As someone who’s explored everything from technical writing at Microsoft to feature writing at my university’s newspaper, I’m always reading about how to refine my writing process.
I decided to compile a list of resources I use to get inspired, craft a story, and edit a writing piece.
In honor of literary visionary James Baldwin, this article features a range of advice from Baldwin that he has given in essays and interviews such as “Write with recklessness and “Trust the editing process.” My favorite piece of advice is the following: “Don’t describe a purple sunset, make me see that it’s purple.”
After writing your first draft, trim it down, again and again. Cut out details, use simpler words, and just get to the point. Be ruthless.
This article has a series of tips for technical writing, but the tips apply to every genre of writing. This piece reminds me to prune every excess word, create a sense of hierarchy, and remember that words are an important part of the user experience.
How to Write a Killer Blog Post at Lightning Speed by Frank McKinley Once you’ve identified what topic you want to write about, this article has some actionable strategies for how to approach the writing process. Some of my favorite lessons include 1) separate editing from writing, 2) drive home a point with stories, facts, and statistics, and 3) leave in the edgy stuff.
Alt text and captions make sure everyone gets the full experience. Only sometimes should you use them both.
It’s important to include alt text and captions to ensure that your content is accessible, and Leak’s article provides background on how to write effective captions and alt text that communicate images through language and provide context.
Bad Alt Text: Couple on a beach
Good Alt Text: Couple smiling and embracing on a beach
Those who write every day have their life in order.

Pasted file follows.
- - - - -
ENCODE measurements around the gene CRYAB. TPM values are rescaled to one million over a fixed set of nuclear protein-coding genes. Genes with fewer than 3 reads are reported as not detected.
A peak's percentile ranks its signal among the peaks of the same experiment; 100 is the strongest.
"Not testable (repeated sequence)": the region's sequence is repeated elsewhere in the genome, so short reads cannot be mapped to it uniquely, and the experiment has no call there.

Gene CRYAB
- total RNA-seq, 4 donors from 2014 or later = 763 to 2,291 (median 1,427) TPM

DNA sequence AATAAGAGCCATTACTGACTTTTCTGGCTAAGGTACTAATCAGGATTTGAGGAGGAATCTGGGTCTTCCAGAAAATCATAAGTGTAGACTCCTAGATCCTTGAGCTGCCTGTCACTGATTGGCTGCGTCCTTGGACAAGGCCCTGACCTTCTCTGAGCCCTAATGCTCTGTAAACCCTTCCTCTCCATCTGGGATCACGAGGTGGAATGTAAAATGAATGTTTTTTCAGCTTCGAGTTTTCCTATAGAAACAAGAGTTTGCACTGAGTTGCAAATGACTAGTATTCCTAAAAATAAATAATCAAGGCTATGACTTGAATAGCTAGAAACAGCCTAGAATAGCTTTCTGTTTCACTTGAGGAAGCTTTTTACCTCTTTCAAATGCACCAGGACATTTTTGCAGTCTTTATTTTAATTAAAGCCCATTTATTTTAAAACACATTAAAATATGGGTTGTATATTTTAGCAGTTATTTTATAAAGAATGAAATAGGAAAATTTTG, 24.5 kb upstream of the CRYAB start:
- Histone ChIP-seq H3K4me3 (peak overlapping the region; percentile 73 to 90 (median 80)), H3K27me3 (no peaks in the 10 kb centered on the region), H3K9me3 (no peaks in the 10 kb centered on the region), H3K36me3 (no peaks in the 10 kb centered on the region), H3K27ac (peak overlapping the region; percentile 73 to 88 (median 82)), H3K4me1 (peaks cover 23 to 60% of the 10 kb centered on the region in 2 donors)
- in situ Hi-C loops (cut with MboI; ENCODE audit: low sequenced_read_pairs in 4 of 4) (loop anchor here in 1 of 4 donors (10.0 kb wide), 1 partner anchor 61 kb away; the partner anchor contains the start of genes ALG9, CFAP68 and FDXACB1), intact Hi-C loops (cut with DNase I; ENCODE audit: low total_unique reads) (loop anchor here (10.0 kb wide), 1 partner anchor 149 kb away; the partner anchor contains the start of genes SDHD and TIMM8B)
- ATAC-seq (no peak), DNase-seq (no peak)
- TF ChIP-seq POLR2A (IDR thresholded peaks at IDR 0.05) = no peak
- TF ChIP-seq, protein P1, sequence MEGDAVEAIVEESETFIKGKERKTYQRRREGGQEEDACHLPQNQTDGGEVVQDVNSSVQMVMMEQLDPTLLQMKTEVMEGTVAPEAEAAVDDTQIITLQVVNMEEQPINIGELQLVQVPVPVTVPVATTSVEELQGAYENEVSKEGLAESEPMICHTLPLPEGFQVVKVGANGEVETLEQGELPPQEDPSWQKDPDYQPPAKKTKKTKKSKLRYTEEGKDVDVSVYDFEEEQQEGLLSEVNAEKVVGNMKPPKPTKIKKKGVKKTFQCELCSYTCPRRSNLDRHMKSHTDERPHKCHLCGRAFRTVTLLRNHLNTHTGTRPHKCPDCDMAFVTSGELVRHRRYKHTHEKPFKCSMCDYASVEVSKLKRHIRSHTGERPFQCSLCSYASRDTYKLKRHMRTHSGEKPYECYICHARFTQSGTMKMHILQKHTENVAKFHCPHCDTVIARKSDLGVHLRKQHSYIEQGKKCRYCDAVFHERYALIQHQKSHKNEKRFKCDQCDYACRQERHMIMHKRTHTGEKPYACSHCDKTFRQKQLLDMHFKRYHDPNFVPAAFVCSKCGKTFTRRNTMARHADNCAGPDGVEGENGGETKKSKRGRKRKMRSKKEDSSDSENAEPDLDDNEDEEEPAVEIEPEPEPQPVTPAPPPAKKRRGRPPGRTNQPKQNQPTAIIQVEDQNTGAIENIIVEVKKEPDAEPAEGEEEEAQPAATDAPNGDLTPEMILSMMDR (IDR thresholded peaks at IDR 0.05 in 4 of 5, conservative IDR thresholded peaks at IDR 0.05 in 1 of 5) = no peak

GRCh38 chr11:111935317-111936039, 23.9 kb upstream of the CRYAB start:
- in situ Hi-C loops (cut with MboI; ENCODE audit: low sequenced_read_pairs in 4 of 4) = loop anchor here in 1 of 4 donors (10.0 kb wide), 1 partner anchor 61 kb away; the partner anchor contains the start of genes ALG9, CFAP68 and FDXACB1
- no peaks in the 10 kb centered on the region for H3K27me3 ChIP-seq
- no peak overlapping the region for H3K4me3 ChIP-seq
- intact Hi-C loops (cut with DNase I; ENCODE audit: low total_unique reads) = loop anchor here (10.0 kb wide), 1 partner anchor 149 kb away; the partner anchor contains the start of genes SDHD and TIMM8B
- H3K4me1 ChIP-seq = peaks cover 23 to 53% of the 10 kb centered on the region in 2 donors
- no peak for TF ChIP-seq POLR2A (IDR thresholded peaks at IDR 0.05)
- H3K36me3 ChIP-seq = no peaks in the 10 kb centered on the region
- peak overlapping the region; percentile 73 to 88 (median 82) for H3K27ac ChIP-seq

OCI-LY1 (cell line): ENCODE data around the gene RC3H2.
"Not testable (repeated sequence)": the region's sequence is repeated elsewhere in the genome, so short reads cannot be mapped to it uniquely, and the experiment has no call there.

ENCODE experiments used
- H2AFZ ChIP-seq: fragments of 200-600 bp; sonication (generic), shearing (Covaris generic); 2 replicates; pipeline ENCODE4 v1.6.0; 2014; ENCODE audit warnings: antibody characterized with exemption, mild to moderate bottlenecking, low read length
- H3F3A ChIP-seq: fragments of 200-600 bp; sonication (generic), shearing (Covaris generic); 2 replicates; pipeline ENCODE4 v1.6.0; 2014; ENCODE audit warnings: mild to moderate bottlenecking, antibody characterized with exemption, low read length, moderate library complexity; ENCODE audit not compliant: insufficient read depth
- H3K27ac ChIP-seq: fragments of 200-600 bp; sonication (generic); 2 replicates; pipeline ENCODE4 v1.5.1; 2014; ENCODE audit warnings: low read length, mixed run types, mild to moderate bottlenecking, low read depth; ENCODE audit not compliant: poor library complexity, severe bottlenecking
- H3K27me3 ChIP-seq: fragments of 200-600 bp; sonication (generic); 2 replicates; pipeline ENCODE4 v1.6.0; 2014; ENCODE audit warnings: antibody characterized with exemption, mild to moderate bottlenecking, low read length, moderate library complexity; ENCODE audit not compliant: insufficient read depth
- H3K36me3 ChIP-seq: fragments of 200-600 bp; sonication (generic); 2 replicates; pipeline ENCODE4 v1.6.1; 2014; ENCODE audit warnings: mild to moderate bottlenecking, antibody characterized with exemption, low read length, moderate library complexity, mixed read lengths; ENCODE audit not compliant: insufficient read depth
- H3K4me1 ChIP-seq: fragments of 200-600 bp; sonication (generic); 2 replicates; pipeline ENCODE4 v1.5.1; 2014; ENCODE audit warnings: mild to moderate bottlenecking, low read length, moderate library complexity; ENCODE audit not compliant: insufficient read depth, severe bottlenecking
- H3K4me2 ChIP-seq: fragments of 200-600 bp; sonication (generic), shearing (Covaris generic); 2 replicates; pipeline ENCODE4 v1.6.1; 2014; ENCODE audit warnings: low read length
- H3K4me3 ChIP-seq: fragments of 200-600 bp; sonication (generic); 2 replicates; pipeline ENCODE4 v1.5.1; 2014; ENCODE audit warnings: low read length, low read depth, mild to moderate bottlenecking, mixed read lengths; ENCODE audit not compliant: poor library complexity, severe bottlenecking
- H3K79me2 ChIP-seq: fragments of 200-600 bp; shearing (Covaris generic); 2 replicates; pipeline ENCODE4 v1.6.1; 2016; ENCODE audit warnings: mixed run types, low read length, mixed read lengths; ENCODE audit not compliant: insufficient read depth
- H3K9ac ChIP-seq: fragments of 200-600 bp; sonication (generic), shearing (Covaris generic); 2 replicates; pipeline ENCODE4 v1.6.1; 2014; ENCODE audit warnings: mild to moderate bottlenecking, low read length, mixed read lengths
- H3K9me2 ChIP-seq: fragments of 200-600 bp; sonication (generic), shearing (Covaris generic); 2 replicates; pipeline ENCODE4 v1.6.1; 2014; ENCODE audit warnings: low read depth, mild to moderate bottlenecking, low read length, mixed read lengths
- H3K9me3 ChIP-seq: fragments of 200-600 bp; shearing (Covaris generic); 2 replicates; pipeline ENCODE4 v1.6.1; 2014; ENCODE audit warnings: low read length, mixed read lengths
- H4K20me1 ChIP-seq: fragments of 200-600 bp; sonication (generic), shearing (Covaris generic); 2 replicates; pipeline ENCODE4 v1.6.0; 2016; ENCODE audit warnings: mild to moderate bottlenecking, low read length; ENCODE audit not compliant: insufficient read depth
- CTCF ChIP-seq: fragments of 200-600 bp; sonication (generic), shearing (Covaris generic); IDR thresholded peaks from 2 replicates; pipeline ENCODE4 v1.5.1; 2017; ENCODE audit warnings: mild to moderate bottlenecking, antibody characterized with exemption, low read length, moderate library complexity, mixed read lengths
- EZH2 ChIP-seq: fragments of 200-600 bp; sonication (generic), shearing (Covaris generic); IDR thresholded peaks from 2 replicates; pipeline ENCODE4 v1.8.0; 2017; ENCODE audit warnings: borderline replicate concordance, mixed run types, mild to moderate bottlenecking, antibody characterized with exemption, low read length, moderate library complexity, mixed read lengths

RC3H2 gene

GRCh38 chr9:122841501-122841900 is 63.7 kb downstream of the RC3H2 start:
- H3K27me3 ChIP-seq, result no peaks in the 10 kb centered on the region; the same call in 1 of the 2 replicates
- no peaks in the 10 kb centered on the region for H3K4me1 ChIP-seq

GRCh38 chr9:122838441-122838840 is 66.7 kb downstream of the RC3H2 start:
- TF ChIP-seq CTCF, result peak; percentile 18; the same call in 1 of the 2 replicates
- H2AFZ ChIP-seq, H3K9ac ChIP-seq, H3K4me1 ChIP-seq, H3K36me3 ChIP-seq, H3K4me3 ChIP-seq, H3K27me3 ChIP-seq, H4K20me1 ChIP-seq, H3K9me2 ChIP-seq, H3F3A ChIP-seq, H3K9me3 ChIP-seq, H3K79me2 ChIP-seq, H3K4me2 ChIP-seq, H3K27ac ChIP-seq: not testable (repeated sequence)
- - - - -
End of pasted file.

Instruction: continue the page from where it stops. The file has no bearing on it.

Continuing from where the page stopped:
This post is a good source of motivation to write every single day.
These types of mistakes — grammar, spelling, missing/incorrect context, style — make readers doubt the professionalism of your work … Yet in many newsrooms, the layers of editing that stories used to go through are disappearing.
Taking a few extra minutes to clean up your story is critical to maintaining your credibility with readers.
This article is a guide for fact-checking your story to ensure that it’s been proofread and fact-checked. Although this guide was created for journalists, I think everyone benefits from the tips, which include 1) change the format of the story or read it out loud and 2) recheck the first and last paragraph for mistakes.
Here’s the checklist they use at NPR:
- Read Aloud: A Text to Voice Reader: This Chrome extension reads the current web page out loud, which is great for hearing if your piece sounds like a story. I usually do this by creating a new draft in Medium or my blog and then turning on the extension. As I listen, I ask myself, “Are there jumps in the narrative? Are there sections that need to connect more explicitly?” It’s also helpful for catching grammar errors.
- Grammarly: This is a great browser extension for catching grammar errors or missing words, and I use it to proofread all of my emails and blog posts— it’s much more comprehensive than Spell Check on Microsoft Word, and they even have an app that you can download to your device and scan Word documents!
- ZenPen: This is a great web tool that enables you to write and edit your stories in an aesthetically pleasing environment — I even used it for this story!
- FutureMe: This is a fun tool that lets you send a letter to your future self via email. It can be delivered at any time interval (1 year, 3 years, 5 years from now, or on a specific date)
What is something that I think about a lot, that no one talks about?
What do I know that has helped me tremendously, that could improve someone else’s life?
What is weird about me that would fascinate someone?